An Ag Tie, Agricultural Occupancy Condition (AOC) or Ag Tag is a planning condition applied when planning permission is granted for a new dwelling in the open countryside. Whilst the most common planning conditions restrict what you can do on a site or require you to get specific approval for certain aspects of the development, such as the external render colour or window design, an Ag Tie specifies who can occupy the property once it is built.

Ag Ties have been placed on properties since the Town and Country Planning Act came into force in 1948 and over the years the wording has changed and evolved. The very earliest conditions were generally drafted by the Local Planning Authority and often required the occupier to be employed in agriculture without specifying the requirement to be solely or mainly, and as a result they were often easier to comply with. It was also not uncommon to see older Ag Ties that are specific to a certain person, farm or even field.

Over the years the wording has been standardised and now the most commonly used version, as defined by Circular 11/95 “Use of Conditions in Planning Permission” is:

The occupation of the dwelling shall be limited to a person solely or mainly working, or last working, in the locality in agriculture or in forestry, or a widow or widower of such a person, and to any resident dependants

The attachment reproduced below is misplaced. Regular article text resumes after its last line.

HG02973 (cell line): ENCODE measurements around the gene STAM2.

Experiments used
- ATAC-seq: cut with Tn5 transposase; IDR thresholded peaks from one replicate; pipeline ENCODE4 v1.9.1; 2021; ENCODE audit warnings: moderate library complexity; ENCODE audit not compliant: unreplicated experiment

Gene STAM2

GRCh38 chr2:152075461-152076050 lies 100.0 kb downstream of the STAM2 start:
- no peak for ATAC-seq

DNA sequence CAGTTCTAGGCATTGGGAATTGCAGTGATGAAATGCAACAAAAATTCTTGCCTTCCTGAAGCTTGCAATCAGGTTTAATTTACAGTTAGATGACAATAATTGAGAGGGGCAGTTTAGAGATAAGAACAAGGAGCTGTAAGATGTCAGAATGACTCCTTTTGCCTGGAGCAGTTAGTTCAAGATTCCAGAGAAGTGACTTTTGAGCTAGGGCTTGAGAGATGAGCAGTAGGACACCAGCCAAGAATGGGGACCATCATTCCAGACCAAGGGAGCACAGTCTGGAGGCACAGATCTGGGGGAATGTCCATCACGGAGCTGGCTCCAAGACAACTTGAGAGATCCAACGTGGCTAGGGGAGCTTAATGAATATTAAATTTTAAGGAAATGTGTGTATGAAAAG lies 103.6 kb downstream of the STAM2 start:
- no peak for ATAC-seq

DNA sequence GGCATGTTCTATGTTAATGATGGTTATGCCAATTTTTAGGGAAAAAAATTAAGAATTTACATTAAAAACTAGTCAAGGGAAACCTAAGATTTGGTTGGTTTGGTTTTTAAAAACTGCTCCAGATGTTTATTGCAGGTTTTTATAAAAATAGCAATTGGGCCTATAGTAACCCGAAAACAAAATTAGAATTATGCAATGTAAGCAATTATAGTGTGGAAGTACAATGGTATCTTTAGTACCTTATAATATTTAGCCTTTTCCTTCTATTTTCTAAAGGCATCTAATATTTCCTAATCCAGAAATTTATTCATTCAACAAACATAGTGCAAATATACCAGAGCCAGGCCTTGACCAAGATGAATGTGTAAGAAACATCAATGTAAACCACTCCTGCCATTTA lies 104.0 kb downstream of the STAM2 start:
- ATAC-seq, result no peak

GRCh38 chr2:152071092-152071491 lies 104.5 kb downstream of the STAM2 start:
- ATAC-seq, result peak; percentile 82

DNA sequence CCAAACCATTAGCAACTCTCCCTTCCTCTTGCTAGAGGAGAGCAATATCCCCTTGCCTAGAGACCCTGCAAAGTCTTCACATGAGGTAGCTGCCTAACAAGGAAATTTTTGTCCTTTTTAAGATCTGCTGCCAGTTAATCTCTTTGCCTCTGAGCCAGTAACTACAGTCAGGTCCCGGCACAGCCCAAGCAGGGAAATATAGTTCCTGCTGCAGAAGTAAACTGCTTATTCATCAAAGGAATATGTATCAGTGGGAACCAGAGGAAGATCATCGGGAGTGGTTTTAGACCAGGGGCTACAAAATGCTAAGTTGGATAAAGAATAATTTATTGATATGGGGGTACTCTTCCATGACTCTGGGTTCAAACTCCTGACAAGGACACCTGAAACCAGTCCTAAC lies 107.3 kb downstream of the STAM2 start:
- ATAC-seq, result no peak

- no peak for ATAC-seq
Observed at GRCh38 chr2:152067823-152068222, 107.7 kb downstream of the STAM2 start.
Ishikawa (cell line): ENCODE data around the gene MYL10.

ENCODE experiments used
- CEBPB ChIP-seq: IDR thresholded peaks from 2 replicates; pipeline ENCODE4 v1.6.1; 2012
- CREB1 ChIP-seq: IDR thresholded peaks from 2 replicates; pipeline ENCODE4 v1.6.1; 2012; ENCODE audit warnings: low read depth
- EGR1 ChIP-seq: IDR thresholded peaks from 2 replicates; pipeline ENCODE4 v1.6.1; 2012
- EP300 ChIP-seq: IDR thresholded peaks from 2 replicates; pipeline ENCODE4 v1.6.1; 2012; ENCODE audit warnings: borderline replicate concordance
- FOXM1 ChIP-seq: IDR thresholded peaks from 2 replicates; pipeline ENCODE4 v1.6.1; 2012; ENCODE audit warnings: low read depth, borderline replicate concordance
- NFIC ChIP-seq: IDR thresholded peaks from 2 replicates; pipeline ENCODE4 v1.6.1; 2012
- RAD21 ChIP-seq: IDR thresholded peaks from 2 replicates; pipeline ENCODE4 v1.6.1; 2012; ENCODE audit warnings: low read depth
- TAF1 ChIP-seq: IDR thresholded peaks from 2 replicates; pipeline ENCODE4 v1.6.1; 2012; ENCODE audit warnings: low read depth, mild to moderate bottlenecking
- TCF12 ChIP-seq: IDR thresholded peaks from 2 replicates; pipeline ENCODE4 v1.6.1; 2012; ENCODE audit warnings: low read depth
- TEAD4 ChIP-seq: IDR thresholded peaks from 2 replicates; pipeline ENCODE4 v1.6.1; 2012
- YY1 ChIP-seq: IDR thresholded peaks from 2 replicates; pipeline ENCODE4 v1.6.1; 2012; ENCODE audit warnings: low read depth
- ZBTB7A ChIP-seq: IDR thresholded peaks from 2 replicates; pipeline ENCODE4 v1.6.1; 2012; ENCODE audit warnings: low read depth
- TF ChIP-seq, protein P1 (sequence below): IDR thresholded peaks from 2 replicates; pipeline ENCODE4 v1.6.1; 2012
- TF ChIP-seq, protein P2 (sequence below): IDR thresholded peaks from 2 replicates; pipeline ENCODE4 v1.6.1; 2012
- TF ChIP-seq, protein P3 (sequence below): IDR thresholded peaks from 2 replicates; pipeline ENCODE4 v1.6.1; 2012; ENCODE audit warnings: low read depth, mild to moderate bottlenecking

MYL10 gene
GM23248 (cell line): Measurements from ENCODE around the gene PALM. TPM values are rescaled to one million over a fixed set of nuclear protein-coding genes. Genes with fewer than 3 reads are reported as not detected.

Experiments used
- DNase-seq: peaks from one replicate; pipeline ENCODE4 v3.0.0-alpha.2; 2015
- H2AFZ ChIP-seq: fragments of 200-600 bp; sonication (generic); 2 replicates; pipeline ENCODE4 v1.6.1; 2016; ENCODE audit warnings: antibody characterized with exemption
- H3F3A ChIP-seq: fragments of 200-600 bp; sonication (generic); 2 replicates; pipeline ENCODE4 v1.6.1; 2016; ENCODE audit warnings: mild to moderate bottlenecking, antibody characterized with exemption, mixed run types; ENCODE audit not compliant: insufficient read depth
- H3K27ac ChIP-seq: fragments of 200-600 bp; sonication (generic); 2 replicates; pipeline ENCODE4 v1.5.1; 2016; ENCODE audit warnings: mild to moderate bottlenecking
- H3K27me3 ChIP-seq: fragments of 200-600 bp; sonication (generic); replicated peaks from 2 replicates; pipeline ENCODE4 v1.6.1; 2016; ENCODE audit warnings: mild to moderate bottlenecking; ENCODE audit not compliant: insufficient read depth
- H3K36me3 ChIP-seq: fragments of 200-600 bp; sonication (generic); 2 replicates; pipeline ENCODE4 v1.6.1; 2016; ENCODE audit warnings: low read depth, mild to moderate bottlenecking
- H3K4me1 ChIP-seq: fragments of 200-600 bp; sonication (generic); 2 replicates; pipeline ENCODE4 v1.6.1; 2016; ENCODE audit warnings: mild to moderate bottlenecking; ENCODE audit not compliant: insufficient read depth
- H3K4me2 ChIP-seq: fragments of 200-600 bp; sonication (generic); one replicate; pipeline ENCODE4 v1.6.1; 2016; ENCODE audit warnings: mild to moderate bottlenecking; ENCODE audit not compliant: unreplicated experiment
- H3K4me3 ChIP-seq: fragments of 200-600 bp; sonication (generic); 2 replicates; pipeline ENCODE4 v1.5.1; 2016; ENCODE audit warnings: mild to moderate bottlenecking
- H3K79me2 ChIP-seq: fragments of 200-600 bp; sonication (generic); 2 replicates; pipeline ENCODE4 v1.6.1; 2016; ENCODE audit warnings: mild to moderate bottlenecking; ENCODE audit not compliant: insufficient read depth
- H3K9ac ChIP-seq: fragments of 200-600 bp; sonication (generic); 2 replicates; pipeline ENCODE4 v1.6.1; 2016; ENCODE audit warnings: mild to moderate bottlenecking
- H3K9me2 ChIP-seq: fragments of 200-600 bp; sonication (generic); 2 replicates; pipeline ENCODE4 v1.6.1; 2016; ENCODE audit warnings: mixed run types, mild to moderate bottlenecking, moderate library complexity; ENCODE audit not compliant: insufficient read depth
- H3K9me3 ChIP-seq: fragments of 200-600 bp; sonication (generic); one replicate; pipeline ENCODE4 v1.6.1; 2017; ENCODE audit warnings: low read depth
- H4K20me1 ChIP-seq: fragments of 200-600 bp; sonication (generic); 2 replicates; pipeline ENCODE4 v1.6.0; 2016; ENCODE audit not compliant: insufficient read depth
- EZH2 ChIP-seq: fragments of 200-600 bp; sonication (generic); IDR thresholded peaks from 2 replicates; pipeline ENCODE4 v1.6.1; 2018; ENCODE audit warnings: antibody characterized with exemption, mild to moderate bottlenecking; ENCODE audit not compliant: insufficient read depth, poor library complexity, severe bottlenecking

The planning condition requires the occupants of the property to comply with the wording of the condition, so in the above case to be solely or mainly or last working in agriculture or forestry.

Agriculture is well defined in the Town and Country Planning Act, so the occupier must be solely or mainly working or last working in horticulture, fruit growing, seed growing, dairy farming, the breeding and keeping of livestock, the use of land as grazing land, meadow land, osier land, market gardens or nursery grounds.

Although Agriculture is well defined the other terms within the condition are less so and we have to rely on ever changing Case Law to determine how they should be interpreted. We will look at these definitions in more detail in further blogs.